movies

A Very Animated Four Hours: An Epic LeBrain Train List Show

Going into this show, I didn’t know what to expect.  I’m not a big animation guy, as you’ll see.  But this was one of the most fun shows we’ve ever done in the umpteen months of this show!  The discussions were funny, insightful, and passionate.  The picks were diverse with some consensus on key animated films.  There was a little bit of CanCon and a little bit of Kiss.  And a lot of fun.

Thank you to our awesome panel this week:

I also did a an unboxing of the brand new RSD Triumph Allied Forces 40th anniversary box set (Canadian edition).  You gotta see this puppy.  Check that out right at the start of the broadcast.  After which, the lists commence!

Thanks for watching everyone, this was a blast from beginning to end!

 

The LeBrain Train Gets Animated Friday Night

The LeBrain Train: 2000 Words or More with Mike and Friends

Episode 79 – Nigel Tufnel Top Ten Animated films

 

I agreed to this week’s theme before I really thought it through.  When it came down to making my actual list, I realized how few animated movies I’ve seen.  However this show will not suck.  Rob and Erik know their stuff, and I’m sure Kevin, Lana and Harrison will bring it.  That’s your panel this week:

BONUS:  Unboxing!  You will not believe what Deke and I scored this time.  That will happen in the pre-show segment before 7:00.  Show up around 6:45 if you want to see the musical bounty we hauled!

We also need to update you on the upcoming schedule and future plans.  Stay tuned!

Friday August 13, 7:00 PM E.S.T. on Facebook:  MikeLeBrain and YouTube:  Mike LeBrain.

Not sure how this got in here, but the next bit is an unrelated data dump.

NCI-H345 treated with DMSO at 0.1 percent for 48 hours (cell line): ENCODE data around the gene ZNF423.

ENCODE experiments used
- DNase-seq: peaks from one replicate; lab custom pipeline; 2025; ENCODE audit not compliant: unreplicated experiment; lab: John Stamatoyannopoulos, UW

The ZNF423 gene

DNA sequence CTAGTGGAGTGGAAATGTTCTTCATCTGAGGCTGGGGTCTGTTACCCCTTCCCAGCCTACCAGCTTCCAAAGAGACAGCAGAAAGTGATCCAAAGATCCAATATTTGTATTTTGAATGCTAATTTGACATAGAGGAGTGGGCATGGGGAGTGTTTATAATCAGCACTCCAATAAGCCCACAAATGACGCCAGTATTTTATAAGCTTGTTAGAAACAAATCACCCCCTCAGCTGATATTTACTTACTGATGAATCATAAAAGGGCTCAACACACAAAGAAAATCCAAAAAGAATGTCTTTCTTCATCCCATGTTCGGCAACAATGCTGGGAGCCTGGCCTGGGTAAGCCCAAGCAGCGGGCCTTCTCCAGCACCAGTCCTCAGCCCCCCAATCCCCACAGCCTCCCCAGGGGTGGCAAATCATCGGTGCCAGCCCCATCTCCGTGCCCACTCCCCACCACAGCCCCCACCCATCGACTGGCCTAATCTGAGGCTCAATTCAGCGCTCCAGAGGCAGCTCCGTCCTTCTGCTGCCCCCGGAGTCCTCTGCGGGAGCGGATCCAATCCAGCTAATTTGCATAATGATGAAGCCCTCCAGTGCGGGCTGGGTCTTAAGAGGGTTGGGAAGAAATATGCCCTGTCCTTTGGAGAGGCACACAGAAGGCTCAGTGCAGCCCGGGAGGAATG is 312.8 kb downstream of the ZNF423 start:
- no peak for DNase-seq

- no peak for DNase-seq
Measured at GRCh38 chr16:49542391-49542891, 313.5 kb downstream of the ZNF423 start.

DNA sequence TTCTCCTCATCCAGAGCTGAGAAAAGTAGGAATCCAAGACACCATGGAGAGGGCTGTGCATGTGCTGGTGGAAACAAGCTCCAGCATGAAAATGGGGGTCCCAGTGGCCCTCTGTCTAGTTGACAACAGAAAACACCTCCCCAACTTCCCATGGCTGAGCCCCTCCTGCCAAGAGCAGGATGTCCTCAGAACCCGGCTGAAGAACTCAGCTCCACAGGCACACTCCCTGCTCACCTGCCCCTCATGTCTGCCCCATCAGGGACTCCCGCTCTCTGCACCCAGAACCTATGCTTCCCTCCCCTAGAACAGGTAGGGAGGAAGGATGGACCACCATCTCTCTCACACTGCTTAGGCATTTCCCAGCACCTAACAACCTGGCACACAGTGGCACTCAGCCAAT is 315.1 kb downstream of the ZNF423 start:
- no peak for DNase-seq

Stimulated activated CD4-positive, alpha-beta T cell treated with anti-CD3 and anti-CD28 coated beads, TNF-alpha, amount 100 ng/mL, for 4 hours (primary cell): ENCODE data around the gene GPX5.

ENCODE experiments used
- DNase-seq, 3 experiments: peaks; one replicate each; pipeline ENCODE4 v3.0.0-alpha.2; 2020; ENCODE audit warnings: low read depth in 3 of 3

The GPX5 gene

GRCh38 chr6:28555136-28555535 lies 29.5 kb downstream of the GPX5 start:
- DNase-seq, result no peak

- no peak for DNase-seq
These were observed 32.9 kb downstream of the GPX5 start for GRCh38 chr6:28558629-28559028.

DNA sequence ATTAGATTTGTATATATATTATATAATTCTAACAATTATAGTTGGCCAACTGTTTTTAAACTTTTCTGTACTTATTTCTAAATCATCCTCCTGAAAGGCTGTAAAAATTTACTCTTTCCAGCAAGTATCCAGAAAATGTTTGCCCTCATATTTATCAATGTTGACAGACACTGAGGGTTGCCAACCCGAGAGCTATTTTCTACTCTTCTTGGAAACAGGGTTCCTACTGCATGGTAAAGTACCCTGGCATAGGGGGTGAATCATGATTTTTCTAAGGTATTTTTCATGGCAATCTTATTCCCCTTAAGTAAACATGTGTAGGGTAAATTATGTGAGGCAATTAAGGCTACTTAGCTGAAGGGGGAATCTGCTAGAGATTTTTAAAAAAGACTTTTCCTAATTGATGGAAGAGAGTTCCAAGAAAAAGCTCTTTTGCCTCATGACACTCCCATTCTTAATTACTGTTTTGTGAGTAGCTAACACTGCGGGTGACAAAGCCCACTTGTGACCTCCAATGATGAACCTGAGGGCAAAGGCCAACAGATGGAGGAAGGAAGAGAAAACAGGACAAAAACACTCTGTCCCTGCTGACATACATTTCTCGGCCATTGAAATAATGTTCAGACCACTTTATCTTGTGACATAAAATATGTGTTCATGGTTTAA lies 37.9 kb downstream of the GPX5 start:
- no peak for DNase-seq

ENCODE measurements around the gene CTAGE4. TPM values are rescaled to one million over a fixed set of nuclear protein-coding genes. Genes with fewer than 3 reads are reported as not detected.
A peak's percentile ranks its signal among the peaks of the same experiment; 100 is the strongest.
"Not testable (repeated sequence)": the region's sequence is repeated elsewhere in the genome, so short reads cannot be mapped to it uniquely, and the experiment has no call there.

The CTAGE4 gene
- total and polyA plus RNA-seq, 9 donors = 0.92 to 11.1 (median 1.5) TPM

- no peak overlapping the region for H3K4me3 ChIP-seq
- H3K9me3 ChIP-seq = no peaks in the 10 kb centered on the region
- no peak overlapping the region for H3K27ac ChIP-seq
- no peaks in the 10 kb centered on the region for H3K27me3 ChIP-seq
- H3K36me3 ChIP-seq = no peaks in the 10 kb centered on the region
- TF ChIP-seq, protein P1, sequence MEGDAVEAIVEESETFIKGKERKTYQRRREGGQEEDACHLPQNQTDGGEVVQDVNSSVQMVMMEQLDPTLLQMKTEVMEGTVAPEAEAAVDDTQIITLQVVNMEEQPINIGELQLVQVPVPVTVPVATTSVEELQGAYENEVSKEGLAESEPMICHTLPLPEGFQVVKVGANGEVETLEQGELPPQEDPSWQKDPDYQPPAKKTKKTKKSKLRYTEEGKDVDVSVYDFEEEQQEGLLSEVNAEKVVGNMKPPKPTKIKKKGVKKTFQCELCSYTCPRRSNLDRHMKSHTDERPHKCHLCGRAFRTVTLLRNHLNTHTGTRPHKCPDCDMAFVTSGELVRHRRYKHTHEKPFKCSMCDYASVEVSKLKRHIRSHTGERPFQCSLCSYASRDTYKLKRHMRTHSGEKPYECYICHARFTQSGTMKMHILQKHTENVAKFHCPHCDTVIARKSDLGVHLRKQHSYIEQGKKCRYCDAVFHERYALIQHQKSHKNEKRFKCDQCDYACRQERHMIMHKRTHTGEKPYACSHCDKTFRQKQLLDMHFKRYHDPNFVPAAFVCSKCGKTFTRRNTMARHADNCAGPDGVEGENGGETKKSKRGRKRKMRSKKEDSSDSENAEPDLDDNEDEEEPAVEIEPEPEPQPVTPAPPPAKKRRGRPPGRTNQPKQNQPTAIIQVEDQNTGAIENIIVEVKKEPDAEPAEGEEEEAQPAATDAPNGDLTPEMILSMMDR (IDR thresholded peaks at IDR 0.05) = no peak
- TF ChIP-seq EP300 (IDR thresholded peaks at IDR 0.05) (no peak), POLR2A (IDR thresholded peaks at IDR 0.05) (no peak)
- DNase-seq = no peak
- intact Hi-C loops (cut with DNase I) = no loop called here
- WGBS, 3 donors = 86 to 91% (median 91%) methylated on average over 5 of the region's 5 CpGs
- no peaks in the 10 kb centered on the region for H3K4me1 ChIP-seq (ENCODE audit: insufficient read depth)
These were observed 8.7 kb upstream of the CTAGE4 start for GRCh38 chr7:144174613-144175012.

And next week…

 

Best of 2020 Part 4: Guest Lists from Frankie and Michael

FRANKIE THE MAN OF MYSTERY

Here’s my list, for what it’s worth. Turns out I didn’t go watch many movies in theatre, but did stream a lot of content. It also seems I like watching cartoons and anime, but that’s not really a surprise. – Frank

Film and Streaming

Blood of Zeus, Netflix
Castlevania Season 3, Netflix
Dragon’s Dogma, Netflix
The Mandalorian, Disney+
1917
The Boys season 2, Prime
Bill and Ted Face the Music
Altered Carbon Season 2 Netflix
October Faction, Netflix
Bosch, Prime

Music

Testament, Titans of Creation, track “Night of the Witch”
Static-X, Project Regeneration Vol 1., track “Hollow”
Sepultura, Quadra, track “Raging Void”
Trivium, What the Dead Men Say
Five Finger Death Punch, F8, track “Scar Tissue”


MICHAEL, MAX THE AXE’S STUNT DOUBLE

Gorillaz – Song Machine
Warbringer – Weapons of Tomorrow
Lamb of God – Lamb of God
Run the Jewels – RTJ4
Poppy – I Disagree
The Chats – High Risk Behaviour
Oliver Tree – Ugly is Beautiful
King Gizzard – K.G.
Testament – Titans of Creation
Atomic Bitchwax – Scorpio

Runners Up

Flaming Lips – American Lips
Midnight – Rebirth by Blasphemy
Deep Purple – Whoosh!
Jeff Rosenstock – No Dream
Blue Oyster Cult – The Symbol Remains

 

Best of 2020 Part 3: TV & Movies

Best movie: 

I’m not a Christopher Nolan junkie, nor a spy thriller fan, so it’s quite a surprise that I loved Tenet as much as I did.  I think I understand 95% of it now, and I’ve only watched it three times, so that’s not bad.  Seriously, I think John David Washington is great, as was the whole cast.  One normal and one inverted thumb up for a movie I file in my science fiction collection.  Great stuff.


Best shows:

5. Jeopardy! – final season with Alex

4. Star Trek: Picard – Season 1

3. American Dad! – Season 17

2. Star Trek: Discovery – Season 3

1. Star Wars: The Mandalorian – Season 2

Jeopardy’s never made my lists here before but watching Alex Trebek keep on going and going only weeks before his death is awe-inspiring.

American Dad had a better than average season this year.  Some of the episodes this year will go down as the series’ best:  “Brave N00B World“, “300“, and “First, Do No Farm”.  The latter features a new Weird Al Yankovic called “Rabbitage” based on — you guessed it — “Sabotage” by the Beastie Boys.  The season also featured pop star The Weeknd in an episode called “A Starboy is Born”.